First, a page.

Time to face climate cow in the room – Greenpeace


Greenpeace says it’s time to face the cow in the room, following the release of the Parliamentary Commissioner for the Environment’s (PCE) report on methane emissions from livestock.

Greenpeace sustainable agriculture campaigner, Gen Toop, says the science is clear that New Zealand must urgently and substantially reduce methane emissions from livestock.

“The explosion in cow numbers in recent decades has always been New Zealand’s elephant in the room when it comes to taking action on climate change,” she says.

“The simple truth is there are already too many cows for our climate to cope with, yet the Government is still allowing dairy conversions to continue – even in fragile and unique places like the Mackenzie country.”

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The PCE report found that if New Zealand wanted to ensure that methane from livestock caused no additional warming beyond the current (2016) level, emissions would need to reduce by at least 10-22% by 2050, and at least 20-27% by 2100.

“The methane reduction targets in the report don’t go far enough but they confirm that immediate action to reduce cow numbers is needed,” says Toop.

In 2016 the average global temperature already hit 1.1 degrees celsius above pre-industrial levels causing wildfires, droughts, flooding and extreme weather events impacting communities, including farmers.

“The dairy industry say there are no easy solutions for reducing methane emissions from ruminants but they deny the obvious solution is to reduce livestock numbers. Fewer cows means fewer emissions,” says Toop.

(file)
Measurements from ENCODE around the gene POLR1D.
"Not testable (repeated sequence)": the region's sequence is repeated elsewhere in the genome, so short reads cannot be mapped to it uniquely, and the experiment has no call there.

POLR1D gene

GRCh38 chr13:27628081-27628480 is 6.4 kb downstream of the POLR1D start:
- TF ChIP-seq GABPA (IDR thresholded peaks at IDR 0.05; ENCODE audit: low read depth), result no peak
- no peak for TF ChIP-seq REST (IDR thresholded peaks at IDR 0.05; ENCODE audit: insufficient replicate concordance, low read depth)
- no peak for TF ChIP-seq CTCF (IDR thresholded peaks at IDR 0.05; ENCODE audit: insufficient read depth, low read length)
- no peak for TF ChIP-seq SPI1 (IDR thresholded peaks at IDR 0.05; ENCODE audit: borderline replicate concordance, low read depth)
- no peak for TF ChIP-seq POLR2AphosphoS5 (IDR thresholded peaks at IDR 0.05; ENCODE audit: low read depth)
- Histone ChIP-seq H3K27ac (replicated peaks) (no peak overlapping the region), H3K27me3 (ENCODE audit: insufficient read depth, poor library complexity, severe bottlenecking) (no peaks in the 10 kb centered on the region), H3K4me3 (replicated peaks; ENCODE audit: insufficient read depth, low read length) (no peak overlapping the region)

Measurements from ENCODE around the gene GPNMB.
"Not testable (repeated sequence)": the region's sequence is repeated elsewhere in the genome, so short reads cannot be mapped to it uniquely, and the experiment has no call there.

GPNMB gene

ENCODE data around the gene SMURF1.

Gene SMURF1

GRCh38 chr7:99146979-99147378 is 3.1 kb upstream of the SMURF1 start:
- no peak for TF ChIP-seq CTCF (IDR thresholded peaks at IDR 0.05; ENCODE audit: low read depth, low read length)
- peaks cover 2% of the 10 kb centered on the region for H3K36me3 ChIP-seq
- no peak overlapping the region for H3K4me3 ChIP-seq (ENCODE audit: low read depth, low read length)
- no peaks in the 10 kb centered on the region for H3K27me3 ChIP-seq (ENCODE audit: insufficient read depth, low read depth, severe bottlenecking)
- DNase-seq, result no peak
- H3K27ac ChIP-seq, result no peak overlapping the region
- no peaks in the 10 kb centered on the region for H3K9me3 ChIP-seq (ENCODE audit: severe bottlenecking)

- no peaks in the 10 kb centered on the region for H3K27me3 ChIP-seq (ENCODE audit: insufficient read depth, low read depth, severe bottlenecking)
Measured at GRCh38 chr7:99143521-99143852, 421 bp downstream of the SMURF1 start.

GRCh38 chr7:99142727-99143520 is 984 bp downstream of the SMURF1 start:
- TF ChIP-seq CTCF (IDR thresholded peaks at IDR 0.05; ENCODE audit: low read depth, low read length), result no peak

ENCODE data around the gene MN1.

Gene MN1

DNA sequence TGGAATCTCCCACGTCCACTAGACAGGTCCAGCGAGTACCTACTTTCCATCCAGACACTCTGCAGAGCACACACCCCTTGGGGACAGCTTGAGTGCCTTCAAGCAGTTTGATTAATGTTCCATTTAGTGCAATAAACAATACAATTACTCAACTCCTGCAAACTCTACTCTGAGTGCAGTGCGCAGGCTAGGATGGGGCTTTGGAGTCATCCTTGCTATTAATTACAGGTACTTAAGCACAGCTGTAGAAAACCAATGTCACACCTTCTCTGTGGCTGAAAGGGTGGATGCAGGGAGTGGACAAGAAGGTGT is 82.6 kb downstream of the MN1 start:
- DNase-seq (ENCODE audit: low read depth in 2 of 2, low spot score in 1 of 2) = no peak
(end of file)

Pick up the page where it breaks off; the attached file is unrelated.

“A reduction in cow numbers would also reduce synthetic nitrogen fertiliser use which in turn would reduce potent nitrous oxide emissions.

“The Government must begin by stopping the problem from getting worse by banning all new dairy conversions and ending further increases in livestock numbers.”

The PCE report was produced to inform the current debate over how methane should be treated in the proposed Zero Carbon Bill.

The Zero Carbon Bill Discussion Document currently leaves open the question of whether the 2050 net zero target should encompass all greenhouse gases including methane, or just carbon dioxide, and considers the options of “stabilising” methane.

Toop says it would be “scientifically and morally” untenable for the Zero Carbon Bill to exclude or exempt methane, which has a much greater climate warming power than CO2 in the short term.

Agriculture is also currently exempt from New Zealand’s Emissions Trading Scheme (ETS).

“The dairy industry is the country’s single biggest climate polluter and has long been the worst industry for avoiding responsibility for their climate emissions,” Toop says.

“It would make a mockery of our international climate commitments if the Government were to exclude dairy and agricultural gases like methane from the Zero Carbon Bill, or to continue to exclude them from the ETS.”

“The only future for farming is to diversify away from industrial livestock and take up regenerative farming methods that are good for our climate, good for our soil, and good for our rivers.”


  1. Banning the importation of feed stock such as palm kernel would be a start.
    Restricting fertiliser import would help raise its price and also reduce its use.
    Both very soft moves towards addressing a problem that really need much harsher restrictive control.

  2. In defence of cows, the counter-argument one rarely hears put is that cows, in spite of emitting methane, add no additional carbon to the eco-system. At least not if fed on grass and hay. Grass is a bio-fuel. It sequesters carbon from the atmosphere. Cows eat it and convert it to methane (for sure a potent ‘greenhouse gas’), but within about 12 years methane naturally breaks down into carbon-dioxide and water, and is ready to be absorbed in the growing of more grass.

    Contrast this with fossil-fuels which have lain safely buried for millennia, but which are then dug up, burnt, and their emissions added to the eco-system as carbon that definitely was not there before. Not to say that intensive dairying is not causing pollution problems of other sorts, but the real carbon ‘elephant’ in the room is fossil fuels.

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